Dax McCarty doesn’t know what sort of reception he will receive from Red Bulls fans, but he knows that he will thank the Red Bull Arena faithful Saturday night for their support through the years. (Patrick Gorski/USA TODAY Sports)

By Michael Lewis

FrontRowSoccer.com Editor

When he and his Chicago Fire teammates enter Red Bull Arena Saturday, Dax McCarty will know to turn left and not right, towards the visiting locker room.

For 5 1/2 seasons, McCarty could have walked to the Red Bulls locker room blind-folded.

On Saturday, the former team captain and popular player will have his eyes wide open as he returns return as “the enemy” when the Fire meets the Red Bulls for the 7:30 p.m. Major League Soccer encounter.

For the first time since his controversial trade that sent him to Chicago for $400,000 in allocation money, McCarty makes his return to RBA.

The veteran defensive midfielder figured it will be an emotional night for himself — except for 90-plus minutes.

“I think I’ll be pretty emotional before the game, after the game, not so much during the game,” he said during a Wednesday phone call from Chicago. “But definitely before and afterwards it will be emotional. It will be a little bit nostalgic, obviously. But I’m a professional. I’ve gone through this before, I’ve gone through trades before. Obviously, not quite of this magnitude of how much this club meant to me. Certainly it will be an interesting feeling. Once the whistle blows, I’ll be ready to go and I’ll push all those emotions aside and treat it like another game.”

As a 12-year MLS veteran, McCarty said he has learned to turn on and off his emotions before and after games.

“You just have to be a professional about it,” he said. “You just have to go on the field and focus on winning. That’s the most important thing. All the stuff that happens off the field, the media, all the fan interaction, all the pregame talk, that doesn’t mean anything. The only thing that means anything to me is what you do when you step across that white line and go to battle against a tough opponent for 90 minutes.”

McCarty, who turns 30 this Sunday, has played in 282 MLS matches since being selected as the sixth overall pick by FC Dallas in the 2006 MLS SuperDraft.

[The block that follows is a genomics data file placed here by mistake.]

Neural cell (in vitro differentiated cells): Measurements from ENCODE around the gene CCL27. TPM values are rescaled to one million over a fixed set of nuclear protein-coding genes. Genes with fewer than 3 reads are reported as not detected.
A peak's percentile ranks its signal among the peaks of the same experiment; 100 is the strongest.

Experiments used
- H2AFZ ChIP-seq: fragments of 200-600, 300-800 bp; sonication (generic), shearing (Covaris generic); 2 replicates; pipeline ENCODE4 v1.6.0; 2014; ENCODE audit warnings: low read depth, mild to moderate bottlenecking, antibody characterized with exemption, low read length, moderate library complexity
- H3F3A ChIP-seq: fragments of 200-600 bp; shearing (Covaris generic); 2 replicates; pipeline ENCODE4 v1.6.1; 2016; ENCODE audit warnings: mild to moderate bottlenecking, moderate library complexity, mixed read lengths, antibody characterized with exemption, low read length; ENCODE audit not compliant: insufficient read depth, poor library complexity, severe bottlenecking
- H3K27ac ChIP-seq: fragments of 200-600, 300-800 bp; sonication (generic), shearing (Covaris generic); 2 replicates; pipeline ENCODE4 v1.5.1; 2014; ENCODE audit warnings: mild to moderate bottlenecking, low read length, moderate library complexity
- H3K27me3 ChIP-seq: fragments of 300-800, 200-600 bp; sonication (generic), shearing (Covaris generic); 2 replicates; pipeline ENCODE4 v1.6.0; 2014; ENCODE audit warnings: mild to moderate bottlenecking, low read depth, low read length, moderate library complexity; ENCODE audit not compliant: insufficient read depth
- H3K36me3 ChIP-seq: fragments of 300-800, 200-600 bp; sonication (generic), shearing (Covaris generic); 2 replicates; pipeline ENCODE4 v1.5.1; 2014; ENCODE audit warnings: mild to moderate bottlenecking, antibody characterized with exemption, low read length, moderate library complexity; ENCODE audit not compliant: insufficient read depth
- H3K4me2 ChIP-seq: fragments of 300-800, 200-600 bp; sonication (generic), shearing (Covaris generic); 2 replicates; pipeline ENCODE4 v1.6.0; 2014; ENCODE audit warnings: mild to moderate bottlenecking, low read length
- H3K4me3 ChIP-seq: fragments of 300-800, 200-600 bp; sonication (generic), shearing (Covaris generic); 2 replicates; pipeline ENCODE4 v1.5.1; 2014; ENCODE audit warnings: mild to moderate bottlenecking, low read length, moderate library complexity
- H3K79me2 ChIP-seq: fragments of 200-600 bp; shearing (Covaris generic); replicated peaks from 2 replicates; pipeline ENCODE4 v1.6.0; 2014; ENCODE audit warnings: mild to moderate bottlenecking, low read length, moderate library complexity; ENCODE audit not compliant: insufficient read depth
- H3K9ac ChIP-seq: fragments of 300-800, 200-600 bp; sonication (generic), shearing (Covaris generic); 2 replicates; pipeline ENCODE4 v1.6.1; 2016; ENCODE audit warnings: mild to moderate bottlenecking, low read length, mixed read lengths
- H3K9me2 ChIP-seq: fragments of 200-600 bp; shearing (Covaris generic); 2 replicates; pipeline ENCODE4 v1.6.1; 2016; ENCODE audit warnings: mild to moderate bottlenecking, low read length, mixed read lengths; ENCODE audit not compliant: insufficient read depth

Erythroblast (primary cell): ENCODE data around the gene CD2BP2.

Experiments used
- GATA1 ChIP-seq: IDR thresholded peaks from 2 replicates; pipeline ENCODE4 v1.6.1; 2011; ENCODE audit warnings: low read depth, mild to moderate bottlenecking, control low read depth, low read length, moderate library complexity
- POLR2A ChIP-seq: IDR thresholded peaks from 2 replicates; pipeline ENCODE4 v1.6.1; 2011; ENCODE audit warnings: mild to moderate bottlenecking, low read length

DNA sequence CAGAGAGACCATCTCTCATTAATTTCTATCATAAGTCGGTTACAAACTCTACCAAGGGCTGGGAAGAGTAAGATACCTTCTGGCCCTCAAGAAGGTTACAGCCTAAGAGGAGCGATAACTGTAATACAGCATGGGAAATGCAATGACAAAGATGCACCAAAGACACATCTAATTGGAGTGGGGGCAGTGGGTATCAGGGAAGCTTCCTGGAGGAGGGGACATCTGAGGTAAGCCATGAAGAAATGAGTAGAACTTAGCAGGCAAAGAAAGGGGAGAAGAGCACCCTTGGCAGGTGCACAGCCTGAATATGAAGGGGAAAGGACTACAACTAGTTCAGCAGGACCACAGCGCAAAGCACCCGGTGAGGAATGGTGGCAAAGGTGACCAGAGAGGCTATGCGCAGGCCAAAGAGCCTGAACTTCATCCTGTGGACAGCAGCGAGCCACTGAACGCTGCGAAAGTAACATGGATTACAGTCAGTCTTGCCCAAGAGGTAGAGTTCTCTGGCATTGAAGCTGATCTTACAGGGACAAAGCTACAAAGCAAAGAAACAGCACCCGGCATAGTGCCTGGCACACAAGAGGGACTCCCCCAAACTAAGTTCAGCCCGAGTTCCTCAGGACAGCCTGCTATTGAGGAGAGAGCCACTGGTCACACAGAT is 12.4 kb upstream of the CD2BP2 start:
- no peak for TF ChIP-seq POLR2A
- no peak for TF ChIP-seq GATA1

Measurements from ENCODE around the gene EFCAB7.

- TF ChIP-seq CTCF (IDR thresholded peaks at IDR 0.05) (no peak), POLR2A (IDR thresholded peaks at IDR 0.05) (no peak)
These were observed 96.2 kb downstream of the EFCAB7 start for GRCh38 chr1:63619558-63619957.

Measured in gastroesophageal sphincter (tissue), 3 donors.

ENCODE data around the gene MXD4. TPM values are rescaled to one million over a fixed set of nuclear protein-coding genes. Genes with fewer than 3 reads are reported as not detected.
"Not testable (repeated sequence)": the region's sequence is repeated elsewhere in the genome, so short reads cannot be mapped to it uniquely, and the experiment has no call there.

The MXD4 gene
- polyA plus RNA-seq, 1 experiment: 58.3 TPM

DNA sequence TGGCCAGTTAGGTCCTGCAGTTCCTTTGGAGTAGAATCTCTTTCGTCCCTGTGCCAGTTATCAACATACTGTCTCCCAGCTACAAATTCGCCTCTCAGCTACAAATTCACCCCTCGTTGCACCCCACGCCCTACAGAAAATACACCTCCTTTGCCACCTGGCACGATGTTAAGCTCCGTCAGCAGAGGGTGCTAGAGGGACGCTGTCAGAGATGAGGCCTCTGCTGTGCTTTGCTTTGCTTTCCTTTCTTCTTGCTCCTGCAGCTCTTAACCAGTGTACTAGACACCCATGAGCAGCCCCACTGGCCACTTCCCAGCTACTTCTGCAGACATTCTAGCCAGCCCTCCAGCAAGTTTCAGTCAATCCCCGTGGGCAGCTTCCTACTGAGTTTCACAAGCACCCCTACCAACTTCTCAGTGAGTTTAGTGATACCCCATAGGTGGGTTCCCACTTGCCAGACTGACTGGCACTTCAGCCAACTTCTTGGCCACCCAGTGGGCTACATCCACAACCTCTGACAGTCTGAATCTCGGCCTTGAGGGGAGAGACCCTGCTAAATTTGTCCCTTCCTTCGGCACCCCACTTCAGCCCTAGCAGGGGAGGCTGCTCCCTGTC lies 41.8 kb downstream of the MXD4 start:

Like it or not, he has become accustomed to the transient life of a professional athlete. Having five seasons in Dallas, he was taken by the Portland Timbers in the 2011 expansion draft and then dealt with allocation money to D.C. United for Rodney Wallace (now with New York City FC) and a fourth-round choice in the 2011 SuperDraft.

Midway through the 2011 season, he was traded to the Red Bulls for Canadian international Dwayne DeRosario in what some local soccer observers termed a controversial deal. DeRosario has since retired while McCarty’s career is still alive and kicking.

So McCarty has been around the block and then some.

“It’s easy for me to focus just solely on the game, solely on soccer,” he said. I just need to focus on what I need to be successful against a really good team. That’s kind of the way I’m looking at it. This is going to be one of the biggest challenges we’ll have all season, playing the Red Bulls at Red Bull Arena. They’re one of the best teams in the league when they play at Red Bull Arena.

“It’s going to be a huge test for the team and it’s one that I’m really excited about, really looking forward to. The game is not going to be about me, the game’s going to be about our team. the game’s going to be about 11 players against 11 players for 90 minutes and whichever team that can be better, sharper on the day is going to be victorious. So that’s basically how i get through it and how I focus on it.”